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A CurtainUp London Review
Leaves of Glass
Set in London's East End, the play follows two brothers. Steven (Ben Whishaw) is the owner of a successful graffiti removal business, his mother's favourite son and married to the beautiful Debbie (Maxine Peake). His younger brother Barry (Trystan Gravelle) is an alcoholic, drop-out art student and apparently only survives through Steven's financial and emotional support. Still haunted by their father's death years earlier, both brothers struggle with the past and the undigested pain of long-ago, murky tragedy.
Philip Ridley's writing is urgent and compelling. He can convey an unmistakable, although indefinable, whiff of menace beneath the most mundane of conversations. The scenes are short and fractured — giving the audience just brief, tense glimpses of the characters' world. There is no sense of logical scene by scene progression and little indication of the amount of time passing between scenes. Instead, the audience must work to construct the play's narrative through seemingly random but revealing hints.
The play itself centres around the characters' (not always successful) attempts to piece together their true history, in the face of illusory and deluded memories. Bafflement and uncertainty plague them, as they repeat versions of the refashioned past to each other. In this way, the characters' own flawed narrative impulse mirrors the audience's viewing experience, as both make assumptions and try to assemble a plausible story from scattered and incomplete clues.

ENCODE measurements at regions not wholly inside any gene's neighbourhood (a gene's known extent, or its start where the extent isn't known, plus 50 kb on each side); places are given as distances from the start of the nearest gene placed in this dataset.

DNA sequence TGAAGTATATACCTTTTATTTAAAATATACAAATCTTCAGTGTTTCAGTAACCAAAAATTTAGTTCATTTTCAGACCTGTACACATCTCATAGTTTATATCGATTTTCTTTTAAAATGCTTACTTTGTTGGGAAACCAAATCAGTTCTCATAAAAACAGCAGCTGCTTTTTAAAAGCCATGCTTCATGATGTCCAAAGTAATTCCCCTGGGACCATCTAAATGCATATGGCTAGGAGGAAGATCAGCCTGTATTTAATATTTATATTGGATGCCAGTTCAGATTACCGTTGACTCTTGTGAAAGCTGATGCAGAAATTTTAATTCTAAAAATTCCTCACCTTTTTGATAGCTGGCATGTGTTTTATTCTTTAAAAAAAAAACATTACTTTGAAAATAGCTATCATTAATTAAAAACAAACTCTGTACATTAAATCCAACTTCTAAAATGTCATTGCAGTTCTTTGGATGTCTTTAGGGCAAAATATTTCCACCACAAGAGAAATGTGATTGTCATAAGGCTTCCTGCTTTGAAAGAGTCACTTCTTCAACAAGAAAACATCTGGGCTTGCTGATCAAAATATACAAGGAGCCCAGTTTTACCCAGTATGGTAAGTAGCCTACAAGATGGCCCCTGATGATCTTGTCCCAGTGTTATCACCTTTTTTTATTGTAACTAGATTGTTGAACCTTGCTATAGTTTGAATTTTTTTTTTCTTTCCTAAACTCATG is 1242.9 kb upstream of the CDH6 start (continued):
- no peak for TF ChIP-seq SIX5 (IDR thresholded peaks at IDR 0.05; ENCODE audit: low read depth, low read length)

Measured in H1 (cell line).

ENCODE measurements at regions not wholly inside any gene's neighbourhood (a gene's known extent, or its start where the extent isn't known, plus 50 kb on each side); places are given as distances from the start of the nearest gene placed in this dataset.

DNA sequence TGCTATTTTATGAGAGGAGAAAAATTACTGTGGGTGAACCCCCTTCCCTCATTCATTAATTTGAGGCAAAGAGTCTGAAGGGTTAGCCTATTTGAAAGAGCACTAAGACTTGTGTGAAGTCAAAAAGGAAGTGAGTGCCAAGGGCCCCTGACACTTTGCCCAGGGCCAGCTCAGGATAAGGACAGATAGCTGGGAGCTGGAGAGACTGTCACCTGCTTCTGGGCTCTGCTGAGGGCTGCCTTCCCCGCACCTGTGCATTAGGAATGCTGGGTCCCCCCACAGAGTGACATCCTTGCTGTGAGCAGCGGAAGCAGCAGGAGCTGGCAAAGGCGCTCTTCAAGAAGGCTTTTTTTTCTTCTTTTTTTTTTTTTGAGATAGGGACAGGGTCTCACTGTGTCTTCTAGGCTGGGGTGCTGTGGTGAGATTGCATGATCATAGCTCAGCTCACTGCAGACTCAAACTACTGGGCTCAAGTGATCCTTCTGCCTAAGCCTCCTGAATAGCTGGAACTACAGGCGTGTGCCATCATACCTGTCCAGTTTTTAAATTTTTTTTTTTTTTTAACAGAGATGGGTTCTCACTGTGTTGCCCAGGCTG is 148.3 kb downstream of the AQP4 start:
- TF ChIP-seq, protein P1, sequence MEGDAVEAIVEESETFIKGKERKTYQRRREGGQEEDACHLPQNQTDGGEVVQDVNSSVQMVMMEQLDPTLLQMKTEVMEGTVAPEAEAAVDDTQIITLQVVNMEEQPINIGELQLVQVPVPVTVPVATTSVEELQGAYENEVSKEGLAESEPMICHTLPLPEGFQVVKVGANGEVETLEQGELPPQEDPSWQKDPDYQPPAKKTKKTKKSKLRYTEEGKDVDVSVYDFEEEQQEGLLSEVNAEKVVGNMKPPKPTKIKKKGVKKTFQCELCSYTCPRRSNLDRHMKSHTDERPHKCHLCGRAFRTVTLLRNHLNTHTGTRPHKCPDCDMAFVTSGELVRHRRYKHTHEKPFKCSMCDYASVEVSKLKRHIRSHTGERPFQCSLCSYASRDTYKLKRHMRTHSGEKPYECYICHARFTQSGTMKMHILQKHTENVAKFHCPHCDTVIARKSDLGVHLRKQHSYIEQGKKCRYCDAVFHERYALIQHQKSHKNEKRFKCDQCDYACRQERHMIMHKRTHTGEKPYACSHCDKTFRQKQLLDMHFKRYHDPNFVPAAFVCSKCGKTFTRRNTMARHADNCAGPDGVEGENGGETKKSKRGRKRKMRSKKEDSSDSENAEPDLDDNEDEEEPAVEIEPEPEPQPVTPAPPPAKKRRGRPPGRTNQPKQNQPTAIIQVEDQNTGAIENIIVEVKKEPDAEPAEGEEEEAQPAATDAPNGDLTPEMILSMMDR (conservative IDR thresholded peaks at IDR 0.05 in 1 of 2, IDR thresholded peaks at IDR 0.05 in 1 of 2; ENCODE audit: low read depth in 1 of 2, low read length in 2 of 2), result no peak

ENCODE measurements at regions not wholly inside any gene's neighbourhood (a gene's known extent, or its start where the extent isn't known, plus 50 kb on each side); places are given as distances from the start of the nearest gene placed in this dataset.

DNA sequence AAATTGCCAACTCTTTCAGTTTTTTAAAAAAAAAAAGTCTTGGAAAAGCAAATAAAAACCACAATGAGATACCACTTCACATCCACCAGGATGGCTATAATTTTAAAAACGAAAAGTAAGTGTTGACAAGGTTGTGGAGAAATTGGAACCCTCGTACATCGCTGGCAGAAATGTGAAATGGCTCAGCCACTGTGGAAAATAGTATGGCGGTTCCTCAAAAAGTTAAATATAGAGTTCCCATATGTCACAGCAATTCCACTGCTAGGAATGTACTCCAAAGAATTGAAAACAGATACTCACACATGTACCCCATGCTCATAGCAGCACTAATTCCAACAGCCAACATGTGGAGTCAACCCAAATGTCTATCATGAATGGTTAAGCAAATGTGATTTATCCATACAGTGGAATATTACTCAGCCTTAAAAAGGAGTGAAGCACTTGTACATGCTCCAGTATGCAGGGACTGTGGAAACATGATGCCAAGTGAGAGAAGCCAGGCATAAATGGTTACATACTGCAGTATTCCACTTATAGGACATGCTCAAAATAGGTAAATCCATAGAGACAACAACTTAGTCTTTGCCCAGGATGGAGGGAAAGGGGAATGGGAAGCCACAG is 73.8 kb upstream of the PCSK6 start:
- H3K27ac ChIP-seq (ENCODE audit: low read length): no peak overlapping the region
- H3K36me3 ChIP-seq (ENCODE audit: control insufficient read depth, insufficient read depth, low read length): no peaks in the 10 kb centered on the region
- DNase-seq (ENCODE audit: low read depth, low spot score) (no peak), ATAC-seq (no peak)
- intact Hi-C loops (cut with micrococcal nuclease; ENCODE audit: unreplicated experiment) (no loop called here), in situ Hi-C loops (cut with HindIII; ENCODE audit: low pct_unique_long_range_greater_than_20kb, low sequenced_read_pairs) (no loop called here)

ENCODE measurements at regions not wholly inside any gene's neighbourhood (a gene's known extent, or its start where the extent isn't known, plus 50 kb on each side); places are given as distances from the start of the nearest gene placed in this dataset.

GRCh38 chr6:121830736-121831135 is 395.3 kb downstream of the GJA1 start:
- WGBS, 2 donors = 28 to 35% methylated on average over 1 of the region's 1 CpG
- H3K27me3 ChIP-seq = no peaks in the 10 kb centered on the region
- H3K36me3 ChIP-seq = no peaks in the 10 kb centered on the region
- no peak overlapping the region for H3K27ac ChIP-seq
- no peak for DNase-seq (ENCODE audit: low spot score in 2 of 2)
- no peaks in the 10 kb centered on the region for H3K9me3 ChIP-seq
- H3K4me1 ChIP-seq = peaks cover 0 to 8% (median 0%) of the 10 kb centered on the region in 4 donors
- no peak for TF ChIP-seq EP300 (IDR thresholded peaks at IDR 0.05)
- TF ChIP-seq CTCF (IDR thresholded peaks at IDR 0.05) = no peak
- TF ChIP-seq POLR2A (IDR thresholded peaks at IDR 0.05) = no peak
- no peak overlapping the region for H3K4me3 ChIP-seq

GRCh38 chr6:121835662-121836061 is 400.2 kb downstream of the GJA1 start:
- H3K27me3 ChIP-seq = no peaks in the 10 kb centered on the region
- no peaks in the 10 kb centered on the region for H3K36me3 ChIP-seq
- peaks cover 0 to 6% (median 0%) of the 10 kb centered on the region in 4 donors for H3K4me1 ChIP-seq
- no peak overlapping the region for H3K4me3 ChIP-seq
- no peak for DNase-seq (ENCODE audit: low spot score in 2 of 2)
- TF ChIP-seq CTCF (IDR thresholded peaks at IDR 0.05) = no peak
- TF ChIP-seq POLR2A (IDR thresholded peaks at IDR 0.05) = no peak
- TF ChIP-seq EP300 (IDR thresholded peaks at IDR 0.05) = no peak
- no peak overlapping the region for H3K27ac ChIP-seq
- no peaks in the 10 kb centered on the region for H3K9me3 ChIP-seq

The aesthetic of this production is chilly, brittle and shiny: metallic and glass surfaces abound. A mirror panel sits at the back of the stage, giving the audience a slightly distorted reflection of the action. In fact, glass acts as a running motif throughout this production — deceptively beautiful but hard, unfeeling and even harmful. The action takes place in a pool of light, surrounded by black, and it seems as if the characters act in a vacuum. There are two revolving halves to the stage, echoing the two brothers' intimately linked, yet see-saw relationship.
This co-dependant relationship is the core of the play and the two actors are superb, as if the parts were written for them. Ben Whishaw is excellent at portraying the slick veneer and the niggling sense that he is perhaps simply a force of negation. Trystan Gravelle is also perfect as the artistic, flamboyant Barry whose personality has been irredeemably harmed by past catastrophe.
Leaves of Glass is not exactly easy viewing (and not just because the play's content and emotion can be disturbing) but because of the mental energy involved in piecing together what might have happened to these characters. Because of this, however, this play is far more rewarding and it will rattle around your head for hours afterwards. At times funny and moving, this production is intelligent, emotionally unsettling and intellectually stimulating.
Retold by Tina Packer of Shakespeare & Co.
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